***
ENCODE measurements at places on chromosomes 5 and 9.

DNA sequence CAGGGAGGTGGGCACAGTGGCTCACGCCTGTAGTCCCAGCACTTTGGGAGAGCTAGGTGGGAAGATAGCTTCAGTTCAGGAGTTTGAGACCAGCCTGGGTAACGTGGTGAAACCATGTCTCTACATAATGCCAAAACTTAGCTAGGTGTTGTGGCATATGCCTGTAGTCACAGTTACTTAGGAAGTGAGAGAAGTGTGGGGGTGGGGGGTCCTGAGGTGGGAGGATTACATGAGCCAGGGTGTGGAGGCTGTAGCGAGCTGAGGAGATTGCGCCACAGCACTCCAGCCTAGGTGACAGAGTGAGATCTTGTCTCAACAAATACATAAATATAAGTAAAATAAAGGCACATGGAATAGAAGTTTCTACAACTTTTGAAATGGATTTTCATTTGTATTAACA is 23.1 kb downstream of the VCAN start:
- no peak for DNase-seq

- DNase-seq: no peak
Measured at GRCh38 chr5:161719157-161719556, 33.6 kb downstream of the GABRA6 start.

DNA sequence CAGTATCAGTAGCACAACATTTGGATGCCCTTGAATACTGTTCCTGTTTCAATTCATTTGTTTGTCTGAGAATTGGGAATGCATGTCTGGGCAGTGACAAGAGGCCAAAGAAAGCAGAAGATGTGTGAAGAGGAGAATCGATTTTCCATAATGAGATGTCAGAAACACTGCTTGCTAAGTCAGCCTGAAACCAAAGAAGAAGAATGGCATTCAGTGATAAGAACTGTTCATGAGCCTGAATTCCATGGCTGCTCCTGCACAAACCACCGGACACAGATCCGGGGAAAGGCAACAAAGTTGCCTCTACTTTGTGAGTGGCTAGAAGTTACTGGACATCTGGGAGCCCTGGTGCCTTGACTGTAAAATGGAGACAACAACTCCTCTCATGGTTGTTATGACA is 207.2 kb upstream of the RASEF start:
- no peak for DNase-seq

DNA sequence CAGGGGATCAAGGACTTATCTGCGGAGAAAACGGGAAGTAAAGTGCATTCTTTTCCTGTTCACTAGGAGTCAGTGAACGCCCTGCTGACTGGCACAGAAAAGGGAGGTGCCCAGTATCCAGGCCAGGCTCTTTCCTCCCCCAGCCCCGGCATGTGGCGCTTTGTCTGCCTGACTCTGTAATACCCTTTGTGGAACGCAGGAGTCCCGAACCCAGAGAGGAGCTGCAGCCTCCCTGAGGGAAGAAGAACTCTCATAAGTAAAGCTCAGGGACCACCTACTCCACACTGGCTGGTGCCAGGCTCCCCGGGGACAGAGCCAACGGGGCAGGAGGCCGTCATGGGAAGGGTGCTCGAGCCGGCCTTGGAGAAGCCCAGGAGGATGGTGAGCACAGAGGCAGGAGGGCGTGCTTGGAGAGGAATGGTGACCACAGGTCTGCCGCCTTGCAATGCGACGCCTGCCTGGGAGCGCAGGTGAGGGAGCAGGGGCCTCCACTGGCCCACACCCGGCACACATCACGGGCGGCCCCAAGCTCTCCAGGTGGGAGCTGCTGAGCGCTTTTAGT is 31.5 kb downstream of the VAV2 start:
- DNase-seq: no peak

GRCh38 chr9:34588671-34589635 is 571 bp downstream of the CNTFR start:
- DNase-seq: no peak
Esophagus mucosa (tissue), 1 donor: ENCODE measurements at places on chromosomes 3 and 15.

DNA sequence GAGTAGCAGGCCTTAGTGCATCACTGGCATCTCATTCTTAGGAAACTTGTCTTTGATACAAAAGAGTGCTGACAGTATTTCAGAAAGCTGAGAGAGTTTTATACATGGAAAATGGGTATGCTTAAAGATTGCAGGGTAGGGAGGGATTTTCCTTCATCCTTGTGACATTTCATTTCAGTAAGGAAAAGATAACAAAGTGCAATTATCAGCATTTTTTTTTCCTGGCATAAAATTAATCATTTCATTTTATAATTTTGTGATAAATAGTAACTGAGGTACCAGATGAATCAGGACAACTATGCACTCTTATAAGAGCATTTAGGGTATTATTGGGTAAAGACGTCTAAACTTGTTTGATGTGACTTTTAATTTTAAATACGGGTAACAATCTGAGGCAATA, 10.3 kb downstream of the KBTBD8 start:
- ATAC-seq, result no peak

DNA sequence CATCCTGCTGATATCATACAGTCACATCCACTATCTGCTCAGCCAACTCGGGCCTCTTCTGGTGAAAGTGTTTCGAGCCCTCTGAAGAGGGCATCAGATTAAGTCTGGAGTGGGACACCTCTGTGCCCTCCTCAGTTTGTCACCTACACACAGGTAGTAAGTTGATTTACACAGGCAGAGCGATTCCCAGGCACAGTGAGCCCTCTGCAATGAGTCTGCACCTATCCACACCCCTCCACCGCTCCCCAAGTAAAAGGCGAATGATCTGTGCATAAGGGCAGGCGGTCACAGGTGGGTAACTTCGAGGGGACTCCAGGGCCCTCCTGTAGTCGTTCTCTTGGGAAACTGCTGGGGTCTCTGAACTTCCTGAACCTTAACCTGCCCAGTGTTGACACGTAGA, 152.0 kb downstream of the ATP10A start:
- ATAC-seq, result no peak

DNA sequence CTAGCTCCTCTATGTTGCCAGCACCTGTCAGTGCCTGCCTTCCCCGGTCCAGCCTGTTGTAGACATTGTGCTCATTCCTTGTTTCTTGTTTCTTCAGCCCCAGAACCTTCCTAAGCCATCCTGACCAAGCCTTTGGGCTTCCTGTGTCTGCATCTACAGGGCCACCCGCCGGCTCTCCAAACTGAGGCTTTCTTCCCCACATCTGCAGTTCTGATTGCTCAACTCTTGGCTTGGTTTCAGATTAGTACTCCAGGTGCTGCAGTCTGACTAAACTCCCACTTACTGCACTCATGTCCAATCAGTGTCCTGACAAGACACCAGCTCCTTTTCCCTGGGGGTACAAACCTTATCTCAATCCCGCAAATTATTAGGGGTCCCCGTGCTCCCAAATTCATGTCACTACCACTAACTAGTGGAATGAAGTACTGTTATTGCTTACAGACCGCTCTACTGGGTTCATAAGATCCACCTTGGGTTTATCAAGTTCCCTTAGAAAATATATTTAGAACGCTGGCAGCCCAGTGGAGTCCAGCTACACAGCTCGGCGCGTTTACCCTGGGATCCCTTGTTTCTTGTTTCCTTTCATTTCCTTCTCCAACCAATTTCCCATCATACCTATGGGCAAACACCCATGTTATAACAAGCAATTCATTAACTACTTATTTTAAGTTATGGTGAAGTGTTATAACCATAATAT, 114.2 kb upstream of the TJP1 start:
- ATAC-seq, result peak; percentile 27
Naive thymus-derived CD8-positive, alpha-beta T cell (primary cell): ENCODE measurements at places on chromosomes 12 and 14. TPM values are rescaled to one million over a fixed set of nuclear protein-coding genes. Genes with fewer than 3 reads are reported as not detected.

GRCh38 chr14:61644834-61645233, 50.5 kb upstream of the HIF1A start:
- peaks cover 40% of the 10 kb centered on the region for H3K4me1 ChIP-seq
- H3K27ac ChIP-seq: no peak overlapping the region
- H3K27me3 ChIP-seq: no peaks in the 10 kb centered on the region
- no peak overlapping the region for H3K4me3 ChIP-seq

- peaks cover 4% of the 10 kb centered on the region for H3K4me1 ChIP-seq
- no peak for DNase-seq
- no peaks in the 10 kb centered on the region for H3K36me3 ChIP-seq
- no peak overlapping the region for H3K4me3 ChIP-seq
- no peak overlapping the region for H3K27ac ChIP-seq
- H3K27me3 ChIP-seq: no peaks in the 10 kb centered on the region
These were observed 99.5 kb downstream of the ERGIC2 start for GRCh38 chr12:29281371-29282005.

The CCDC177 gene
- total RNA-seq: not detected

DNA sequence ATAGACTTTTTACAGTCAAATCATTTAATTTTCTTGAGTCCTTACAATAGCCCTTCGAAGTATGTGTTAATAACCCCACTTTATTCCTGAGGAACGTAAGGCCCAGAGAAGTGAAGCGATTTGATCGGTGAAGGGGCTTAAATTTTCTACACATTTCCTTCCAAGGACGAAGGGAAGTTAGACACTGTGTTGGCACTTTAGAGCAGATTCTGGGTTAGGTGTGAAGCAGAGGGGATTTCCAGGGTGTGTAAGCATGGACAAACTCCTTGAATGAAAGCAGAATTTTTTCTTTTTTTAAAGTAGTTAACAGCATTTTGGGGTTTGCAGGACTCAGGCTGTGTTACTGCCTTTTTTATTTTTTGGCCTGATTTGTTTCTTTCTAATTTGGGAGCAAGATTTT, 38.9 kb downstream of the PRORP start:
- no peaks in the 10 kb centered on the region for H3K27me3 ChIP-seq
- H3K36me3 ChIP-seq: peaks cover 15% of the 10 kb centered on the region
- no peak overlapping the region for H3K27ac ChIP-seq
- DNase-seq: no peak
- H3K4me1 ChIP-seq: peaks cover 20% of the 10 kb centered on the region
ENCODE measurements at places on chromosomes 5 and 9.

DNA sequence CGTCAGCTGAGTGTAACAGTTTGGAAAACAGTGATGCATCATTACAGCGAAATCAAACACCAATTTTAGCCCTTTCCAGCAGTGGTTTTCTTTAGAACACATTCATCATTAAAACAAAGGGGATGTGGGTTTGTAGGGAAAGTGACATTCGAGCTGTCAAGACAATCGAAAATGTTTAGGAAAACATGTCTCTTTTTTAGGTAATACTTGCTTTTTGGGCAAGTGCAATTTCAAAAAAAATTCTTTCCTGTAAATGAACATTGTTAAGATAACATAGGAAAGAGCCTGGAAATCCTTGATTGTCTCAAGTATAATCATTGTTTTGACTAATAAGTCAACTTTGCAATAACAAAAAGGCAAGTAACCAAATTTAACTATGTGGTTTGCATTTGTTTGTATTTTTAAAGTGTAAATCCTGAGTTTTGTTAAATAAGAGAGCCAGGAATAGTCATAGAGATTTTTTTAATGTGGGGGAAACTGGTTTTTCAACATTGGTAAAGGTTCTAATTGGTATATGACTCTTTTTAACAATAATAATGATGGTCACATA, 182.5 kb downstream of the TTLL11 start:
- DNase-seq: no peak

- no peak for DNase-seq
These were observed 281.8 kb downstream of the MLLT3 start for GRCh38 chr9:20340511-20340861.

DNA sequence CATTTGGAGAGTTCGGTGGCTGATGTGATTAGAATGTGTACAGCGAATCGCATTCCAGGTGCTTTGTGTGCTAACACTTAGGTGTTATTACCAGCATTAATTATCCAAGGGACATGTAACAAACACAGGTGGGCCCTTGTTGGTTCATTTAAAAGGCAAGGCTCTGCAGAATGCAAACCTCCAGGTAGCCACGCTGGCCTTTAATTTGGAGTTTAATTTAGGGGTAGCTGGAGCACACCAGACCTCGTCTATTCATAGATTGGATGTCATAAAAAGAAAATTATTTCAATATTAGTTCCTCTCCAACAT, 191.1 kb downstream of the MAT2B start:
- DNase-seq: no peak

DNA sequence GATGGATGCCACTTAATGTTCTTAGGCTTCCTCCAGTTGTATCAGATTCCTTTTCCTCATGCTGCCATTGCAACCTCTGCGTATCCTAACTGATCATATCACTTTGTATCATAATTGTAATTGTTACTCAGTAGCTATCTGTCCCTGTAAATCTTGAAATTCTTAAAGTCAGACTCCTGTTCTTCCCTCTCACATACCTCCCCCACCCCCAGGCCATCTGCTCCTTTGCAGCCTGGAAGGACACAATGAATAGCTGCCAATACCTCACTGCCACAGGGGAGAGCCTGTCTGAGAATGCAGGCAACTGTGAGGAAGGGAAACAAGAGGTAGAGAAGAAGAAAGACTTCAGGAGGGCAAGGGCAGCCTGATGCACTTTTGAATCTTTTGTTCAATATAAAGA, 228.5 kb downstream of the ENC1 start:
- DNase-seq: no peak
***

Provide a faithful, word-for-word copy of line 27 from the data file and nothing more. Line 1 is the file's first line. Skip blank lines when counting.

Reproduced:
- no peaks in the 10 kb centered on the region for H3K36me3 ChIP-seq